The Biosystems and Bioprocess engineering group exploits microbial processes driven by bacteria, archaea, microeukaryotes and microalgae, which can play a major role in the upcoming bio-based economy. The technological offer encompasses the integrated development of biocatalysts (enzymes, microbes, microbial consortia) and specific bioprocesses, including new tools for process monitoring and control, prototype reactors, pilot plants, new products and services to the up-coming green sectors.
Anaerobic digestion (AD) is the most advanced technology to convert wet biomass into energy and high-value fertilisers. However, this biological process is highly complex, poorly understood at the microbial level, and thus difficult to optimize when the feedstock varies in nature and quality. Researchers develop new tools to provide early warning of AD process imbalance and to improve the process control and efficiency.
The research group also characterizes the microbiomes of the anaerobic digestion process using metagenomics and metatranscriptomics to monitor the dynamics of microbiota for further understanding and improvement of process performance.
In comparison with solar and wind energy which are erratic in production, biomass and energy vectors can be stored to produce energy on-demand. There is thus a strong complementarity to be established between these different sources to modulate the production-consumption of renewable energies. At LIST, researchers develop innovative bioreactors to produce biogas on-demand, and to convert the renewably produced H2 and the CO2 fractionated from the biogas, into CH4 to be injected into the natural gas grid.
Among the feedstocks available to build a bio-based economy, lignocellulose is the most abundant biopolymer on Earth. However, lignocellulose is a highly recalcitrant complex where sugars are protected from degradation by environmental or biological factors. For this reason, alleviating lignin bounds is a major challenge for further extraction of these plant cell wall components and their further use to make advanced biofuels, biomaterials and bio-based products. Interestingly, some insects, including termites, which mainly thrive on dead material of vegetal origin, have developed complex and highly efficient microbe-based strategies to degrade lignocellulose. The research group thus develops an integrated "omic" approach to unravel the enzymatic and fungus-based strategies used by termites and other natural microbial consortia to deconstruct lignocellulose.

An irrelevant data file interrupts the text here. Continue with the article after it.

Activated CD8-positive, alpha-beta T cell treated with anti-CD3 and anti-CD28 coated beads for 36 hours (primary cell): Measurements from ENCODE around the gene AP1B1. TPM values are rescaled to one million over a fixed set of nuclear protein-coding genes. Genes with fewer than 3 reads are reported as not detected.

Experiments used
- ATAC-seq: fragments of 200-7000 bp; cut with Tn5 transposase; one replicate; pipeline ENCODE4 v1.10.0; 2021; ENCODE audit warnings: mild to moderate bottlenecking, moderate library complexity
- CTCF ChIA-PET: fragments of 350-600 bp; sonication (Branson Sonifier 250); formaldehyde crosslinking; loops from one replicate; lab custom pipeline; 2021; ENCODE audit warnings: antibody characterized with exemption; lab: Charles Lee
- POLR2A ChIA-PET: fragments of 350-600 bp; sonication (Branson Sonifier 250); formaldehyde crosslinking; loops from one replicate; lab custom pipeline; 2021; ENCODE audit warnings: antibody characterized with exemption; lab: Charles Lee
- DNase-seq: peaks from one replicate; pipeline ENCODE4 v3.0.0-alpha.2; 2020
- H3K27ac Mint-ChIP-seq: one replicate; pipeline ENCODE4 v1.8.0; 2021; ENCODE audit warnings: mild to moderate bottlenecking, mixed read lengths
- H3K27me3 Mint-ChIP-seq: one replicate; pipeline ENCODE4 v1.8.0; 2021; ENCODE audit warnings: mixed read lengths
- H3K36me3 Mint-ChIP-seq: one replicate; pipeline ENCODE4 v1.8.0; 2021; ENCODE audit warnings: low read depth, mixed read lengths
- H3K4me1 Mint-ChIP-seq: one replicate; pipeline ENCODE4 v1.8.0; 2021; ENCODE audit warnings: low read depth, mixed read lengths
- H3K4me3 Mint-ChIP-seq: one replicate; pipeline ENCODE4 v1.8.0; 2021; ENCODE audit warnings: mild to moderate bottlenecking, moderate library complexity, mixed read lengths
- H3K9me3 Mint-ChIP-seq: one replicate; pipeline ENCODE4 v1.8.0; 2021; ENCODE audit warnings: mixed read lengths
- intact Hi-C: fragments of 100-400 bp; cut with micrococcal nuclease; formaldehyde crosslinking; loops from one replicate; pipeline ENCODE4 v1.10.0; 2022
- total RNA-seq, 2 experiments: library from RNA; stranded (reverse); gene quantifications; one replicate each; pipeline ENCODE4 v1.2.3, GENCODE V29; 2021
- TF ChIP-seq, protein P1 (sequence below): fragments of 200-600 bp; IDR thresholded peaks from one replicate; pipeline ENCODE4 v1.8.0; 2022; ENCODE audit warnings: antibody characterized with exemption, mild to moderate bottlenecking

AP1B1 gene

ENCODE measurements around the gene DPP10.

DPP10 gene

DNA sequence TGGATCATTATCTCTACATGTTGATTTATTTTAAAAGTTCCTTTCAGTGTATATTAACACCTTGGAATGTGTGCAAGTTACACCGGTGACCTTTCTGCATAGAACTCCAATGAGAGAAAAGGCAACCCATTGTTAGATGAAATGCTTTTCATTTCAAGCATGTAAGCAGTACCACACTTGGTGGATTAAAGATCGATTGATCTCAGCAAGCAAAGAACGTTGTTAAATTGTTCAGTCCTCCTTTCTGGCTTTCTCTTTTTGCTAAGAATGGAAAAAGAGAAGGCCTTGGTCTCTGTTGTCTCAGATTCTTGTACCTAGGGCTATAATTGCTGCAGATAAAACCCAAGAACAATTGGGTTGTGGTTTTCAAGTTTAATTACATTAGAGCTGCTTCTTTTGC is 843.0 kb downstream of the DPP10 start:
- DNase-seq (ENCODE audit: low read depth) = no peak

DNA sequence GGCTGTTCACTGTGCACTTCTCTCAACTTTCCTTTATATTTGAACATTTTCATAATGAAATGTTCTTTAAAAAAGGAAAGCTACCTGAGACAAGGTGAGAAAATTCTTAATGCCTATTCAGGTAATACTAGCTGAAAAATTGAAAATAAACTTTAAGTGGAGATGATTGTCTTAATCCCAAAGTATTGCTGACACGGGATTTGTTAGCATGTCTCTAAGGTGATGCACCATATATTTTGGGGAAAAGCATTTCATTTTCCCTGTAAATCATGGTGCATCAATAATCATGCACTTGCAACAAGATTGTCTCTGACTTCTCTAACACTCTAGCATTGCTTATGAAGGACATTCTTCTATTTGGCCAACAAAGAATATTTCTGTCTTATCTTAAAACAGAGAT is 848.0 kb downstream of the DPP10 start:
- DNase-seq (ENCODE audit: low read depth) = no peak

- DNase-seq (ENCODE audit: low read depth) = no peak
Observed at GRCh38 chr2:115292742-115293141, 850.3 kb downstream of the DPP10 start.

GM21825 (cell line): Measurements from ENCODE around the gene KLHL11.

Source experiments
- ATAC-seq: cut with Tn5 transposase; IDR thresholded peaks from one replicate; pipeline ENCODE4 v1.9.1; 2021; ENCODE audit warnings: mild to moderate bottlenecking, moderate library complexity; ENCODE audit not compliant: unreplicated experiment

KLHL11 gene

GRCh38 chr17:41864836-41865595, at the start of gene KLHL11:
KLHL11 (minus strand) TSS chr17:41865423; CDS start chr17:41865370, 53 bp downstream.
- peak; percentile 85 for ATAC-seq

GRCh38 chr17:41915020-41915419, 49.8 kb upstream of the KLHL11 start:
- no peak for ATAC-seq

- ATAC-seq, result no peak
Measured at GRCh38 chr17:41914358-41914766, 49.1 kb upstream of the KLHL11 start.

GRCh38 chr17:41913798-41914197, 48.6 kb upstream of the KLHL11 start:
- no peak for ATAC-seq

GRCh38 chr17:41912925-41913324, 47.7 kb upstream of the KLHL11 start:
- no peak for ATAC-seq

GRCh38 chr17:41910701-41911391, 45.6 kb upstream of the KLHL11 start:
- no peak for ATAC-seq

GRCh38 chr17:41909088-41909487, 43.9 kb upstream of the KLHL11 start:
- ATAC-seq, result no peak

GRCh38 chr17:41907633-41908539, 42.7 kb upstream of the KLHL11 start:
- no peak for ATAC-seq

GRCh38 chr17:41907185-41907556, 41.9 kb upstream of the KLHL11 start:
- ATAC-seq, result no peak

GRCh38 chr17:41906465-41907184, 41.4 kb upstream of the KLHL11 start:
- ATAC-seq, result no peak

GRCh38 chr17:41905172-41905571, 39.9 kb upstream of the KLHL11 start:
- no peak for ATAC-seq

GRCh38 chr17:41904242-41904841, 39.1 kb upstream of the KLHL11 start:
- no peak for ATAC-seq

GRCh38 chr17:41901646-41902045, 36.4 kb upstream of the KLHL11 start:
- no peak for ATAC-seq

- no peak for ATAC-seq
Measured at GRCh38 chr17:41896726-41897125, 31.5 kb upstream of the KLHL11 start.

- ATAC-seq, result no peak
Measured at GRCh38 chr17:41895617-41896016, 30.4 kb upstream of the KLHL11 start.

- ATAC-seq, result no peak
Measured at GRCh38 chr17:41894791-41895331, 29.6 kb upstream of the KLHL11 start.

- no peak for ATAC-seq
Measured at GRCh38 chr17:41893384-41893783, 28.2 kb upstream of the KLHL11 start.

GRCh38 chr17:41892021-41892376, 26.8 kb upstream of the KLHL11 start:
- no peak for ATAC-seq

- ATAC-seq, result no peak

Organic wastes are mainly not adequately valorised and often landfilled. Their actual management leads to greenhouse gas emissions and losses of finite resources such as phosphorous and potential source of energy. At LIST, researchers assess the energy potential of waste and residues from the agricultural and food sectors, and develop adapted bio-based conversion processes for optimized energy production. In addition, they are technologically developing fractionation schemes in partnership with the emerging biorefining sector to recover clean water and essential nutrients for the vegetal production (bio-fertilisers), as well as building blocks for the green chemistry sector.
Industrial biotechnology is a key enabling technology to reinforce the bioeconomy, at it uses biocatalysts such as enzymes and microorganisms for the conversion of renewable bioresources into high added-value products in processes operating under mild conditions. To this end, recent developments in life sciences, particularly in genomics and synthetic biology, have enabled the engineering of improved microbial cell factories. Nonetheless, current approaches are often time-consuming and expensive. To tackle this challenge, biocatalyst design and bioprocess development need to be further integrated.
At LIST, researchers aim to efficiently develop microbes for the production of industrial enzymes –e.g. those isolated from the termite gut microbiome- and chemicals from renewable sources using synthetic biology tools, and taking into account process constraints at an early strain design stage, thereby facilitating scale-up and accelerating subsequent industrial implementation.
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